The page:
The aim of this study was to provide an overview of the construct of desire thinking and test a metacognitive model of desire thinking and craving, based on the work of Spada, Caselli and Wells (2012; 2013), which aims to explain the perseveration of desire thinking.
We conducted two studies involving four clinical samples (total N = 493) and a community sample (N = 494) presenting with different addictive behaviors. The relationships among variables were examined by testing the fit of path models within each sample.
In the model presented it was proposed that positive metacognitions about desire thinking are associated with, in turn, imaginal prefiguration and verbal perseveration, marking the activation of desire thinking. Verbal perseveration is then associated to negative metacognitions about desire thinking and craving denoting the pathological escalation of desire thinking. Finally, a direct association between positive metacognitions about desire thinking and negative metacognitions about desire thinking would mark those occasions where target-achieving behaviour runs as an automatized schemata without the experience of craving. Results indicated a good model fit in the clinical sample and a variation in the model structure in the community sample.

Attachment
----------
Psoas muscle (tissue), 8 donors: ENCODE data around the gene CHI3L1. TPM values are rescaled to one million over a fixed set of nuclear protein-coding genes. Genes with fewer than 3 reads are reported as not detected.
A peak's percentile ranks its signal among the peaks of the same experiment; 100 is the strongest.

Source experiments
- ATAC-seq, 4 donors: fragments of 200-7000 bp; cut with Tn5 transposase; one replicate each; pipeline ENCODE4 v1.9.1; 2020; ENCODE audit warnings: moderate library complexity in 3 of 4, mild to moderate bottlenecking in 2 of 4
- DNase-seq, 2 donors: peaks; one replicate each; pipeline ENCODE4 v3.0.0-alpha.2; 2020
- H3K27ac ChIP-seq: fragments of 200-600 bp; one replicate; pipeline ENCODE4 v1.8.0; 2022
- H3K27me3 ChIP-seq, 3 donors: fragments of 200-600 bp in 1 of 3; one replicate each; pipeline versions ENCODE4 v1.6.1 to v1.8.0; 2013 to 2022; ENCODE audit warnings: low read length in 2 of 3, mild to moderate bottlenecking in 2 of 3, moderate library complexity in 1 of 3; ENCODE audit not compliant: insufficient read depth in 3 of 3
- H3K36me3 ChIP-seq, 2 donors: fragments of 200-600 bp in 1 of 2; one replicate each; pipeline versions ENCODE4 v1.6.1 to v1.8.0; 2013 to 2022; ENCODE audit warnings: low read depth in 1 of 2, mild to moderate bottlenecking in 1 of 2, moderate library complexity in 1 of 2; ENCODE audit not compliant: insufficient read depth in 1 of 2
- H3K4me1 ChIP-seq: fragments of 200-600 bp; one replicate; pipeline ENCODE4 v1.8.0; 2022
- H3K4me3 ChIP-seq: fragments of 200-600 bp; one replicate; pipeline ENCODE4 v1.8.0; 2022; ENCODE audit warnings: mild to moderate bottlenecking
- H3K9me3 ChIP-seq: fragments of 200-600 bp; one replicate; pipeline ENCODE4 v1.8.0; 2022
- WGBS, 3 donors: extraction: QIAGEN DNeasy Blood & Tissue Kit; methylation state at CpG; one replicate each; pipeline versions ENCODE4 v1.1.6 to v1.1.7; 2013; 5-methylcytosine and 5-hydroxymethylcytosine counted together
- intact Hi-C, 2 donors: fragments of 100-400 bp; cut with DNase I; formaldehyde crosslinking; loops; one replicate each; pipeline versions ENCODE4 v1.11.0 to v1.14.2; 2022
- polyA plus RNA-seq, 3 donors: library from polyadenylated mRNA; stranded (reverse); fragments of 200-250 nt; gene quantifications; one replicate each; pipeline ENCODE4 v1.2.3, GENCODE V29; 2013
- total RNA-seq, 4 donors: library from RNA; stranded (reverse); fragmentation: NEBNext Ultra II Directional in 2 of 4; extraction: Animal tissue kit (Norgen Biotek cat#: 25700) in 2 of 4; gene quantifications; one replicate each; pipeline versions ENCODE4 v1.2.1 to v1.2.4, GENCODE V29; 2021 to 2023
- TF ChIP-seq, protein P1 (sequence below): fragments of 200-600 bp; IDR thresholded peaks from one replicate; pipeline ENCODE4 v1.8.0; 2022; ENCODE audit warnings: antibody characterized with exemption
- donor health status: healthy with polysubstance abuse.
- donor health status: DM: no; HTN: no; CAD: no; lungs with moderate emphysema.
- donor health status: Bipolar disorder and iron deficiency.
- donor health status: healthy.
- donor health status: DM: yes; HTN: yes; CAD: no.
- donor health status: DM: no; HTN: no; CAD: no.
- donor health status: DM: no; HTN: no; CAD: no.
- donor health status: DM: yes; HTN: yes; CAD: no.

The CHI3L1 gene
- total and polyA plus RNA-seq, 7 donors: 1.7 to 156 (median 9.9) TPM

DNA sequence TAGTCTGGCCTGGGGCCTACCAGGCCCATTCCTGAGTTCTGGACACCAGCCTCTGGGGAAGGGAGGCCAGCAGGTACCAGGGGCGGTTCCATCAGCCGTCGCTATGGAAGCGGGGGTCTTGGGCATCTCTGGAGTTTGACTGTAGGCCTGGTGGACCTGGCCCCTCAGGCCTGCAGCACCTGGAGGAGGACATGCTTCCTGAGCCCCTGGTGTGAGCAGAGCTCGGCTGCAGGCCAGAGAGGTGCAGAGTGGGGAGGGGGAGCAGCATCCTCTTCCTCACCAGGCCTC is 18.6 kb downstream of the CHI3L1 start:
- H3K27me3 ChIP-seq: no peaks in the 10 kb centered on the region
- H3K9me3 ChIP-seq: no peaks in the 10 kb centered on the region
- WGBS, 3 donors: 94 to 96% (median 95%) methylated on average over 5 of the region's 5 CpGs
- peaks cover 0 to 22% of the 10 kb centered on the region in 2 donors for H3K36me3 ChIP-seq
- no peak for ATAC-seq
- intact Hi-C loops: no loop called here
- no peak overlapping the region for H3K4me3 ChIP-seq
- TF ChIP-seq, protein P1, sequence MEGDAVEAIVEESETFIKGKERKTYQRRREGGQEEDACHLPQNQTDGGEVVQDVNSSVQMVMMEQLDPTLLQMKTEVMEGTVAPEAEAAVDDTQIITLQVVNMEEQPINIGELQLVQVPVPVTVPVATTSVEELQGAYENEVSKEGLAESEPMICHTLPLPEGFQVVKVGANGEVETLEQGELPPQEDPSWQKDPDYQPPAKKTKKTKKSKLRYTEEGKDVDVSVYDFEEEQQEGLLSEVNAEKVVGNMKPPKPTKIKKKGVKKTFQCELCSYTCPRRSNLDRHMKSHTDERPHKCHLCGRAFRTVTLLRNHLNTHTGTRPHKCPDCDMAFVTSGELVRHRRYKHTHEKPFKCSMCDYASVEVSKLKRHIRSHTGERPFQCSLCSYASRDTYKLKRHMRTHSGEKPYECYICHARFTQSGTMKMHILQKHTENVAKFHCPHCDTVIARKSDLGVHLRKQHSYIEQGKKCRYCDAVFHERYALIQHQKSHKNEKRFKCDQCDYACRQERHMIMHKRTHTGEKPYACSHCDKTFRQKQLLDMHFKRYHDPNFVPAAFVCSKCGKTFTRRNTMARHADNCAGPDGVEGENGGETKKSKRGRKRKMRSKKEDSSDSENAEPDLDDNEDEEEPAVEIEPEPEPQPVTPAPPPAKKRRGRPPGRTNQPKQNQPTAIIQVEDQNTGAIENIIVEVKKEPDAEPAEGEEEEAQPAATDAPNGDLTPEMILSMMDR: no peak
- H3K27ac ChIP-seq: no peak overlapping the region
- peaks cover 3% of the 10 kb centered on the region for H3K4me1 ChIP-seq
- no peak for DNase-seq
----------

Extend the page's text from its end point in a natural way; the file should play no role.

These findings provide further support for the application of metacognitive theory to desire thinking and craving in addictive behaviors.